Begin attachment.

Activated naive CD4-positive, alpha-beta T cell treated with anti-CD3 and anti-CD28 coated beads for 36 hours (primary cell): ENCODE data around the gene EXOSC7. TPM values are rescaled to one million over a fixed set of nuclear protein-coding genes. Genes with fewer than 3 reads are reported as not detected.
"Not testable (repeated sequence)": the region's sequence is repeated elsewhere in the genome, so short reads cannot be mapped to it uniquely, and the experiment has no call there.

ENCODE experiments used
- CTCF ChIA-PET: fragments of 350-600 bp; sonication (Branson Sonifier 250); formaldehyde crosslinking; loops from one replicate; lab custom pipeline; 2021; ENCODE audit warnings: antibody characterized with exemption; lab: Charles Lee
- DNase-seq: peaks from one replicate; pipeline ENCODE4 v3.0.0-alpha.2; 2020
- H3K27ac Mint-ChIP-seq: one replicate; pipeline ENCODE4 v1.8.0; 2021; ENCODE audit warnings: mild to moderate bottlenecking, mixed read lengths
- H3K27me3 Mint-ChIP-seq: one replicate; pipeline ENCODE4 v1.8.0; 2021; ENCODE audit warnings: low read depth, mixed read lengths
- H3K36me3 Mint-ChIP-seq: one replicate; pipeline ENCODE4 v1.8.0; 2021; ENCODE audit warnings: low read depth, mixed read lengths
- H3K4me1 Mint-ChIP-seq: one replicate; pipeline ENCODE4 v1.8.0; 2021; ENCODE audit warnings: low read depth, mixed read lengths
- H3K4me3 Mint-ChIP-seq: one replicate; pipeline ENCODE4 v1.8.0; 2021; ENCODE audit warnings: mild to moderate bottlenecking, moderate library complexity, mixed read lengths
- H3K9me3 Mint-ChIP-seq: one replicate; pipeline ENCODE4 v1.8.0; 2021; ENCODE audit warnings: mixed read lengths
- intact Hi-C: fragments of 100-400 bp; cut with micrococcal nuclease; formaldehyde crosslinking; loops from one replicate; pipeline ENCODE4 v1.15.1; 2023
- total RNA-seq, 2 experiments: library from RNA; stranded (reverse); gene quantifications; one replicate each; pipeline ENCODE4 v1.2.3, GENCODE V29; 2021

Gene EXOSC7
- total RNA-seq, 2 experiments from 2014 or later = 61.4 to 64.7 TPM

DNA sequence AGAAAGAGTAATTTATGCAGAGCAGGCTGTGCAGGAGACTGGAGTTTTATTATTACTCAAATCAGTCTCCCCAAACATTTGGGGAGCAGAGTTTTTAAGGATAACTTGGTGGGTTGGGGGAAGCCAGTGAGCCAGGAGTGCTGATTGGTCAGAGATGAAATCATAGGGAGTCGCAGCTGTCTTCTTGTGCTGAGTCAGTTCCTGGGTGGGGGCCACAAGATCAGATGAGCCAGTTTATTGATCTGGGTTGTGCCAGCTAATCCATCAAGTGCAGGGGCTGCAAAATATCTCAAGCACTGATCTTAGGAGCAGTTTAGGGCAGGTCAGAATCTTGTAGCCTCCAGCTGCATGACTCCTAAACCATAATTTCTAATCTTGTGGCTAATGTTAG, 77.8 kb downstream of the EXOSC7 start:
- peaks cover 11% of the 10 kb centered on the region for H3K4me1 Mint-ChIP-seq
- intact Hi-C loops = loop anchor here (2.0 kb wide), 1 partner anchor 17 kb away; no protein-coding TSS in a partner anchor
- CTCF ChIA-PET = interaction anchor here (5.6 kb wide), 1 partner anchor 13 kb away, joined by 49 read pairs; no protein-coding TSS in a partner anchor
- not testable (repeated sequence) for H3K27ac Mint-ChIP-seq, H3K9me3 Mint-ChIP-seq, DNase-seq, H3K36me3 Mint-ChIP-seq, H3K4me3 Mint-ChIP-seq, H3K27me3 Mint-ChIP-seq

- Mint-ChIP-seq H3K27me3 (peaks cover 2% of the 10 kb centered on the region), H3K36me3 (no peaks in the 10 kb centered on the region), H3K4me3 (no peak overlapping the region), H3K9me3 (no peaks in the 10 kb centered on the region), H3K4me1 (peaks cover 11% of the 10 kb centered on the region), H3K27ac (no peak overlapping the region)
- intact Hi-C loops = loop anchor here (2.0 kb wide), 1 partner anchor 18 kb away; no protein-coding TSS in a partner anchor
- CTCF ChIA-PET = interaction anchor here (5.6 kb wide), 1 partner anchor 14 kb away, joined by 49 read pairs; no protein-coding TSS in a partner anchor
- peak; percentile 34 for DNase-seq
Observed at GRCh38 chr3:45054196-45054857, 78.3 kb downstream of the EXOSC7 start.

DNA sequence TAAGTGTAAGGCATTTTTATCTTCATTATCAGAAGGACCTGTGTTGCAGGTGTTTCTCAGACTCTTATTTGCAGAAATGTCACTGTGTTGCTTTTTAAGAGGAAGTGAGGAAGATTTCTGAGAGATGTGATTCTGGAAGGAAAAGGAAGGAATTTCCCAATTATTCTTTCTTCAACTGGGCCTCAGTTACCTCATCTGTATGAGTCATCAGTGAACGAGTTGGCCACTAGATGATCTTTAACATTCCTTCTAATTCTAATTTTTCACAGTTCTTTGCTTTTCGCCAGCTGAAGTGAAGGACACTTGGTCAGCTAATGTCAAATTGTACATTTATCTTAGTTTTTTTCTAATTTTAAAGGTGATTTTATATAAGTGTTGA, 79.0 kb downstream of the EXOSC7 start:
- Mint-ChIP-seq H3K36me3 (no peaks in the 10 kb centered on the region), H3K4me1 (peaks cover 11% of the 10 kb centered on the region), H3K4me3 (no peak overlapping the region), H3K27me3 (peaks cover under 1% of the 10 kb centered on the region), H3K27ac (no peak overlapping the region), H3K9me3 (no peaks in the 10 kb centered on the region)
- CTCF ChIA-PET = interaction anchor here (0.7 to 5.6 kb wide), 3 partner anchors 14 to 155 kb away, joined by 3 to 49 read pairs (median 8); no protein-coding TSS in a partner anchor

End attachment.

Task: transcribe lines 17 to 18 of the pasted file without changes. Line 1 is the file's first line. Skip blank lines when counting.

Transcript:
- peaks cover 11% of the 10 kb centered on the region for H3K4me1 Mint-ChIP-seq
- intact Hi-C loops = loop anchor here (2.0 kb wide), 1 partner anchor 17 kb away; no protein-coding TSS in a partner anchor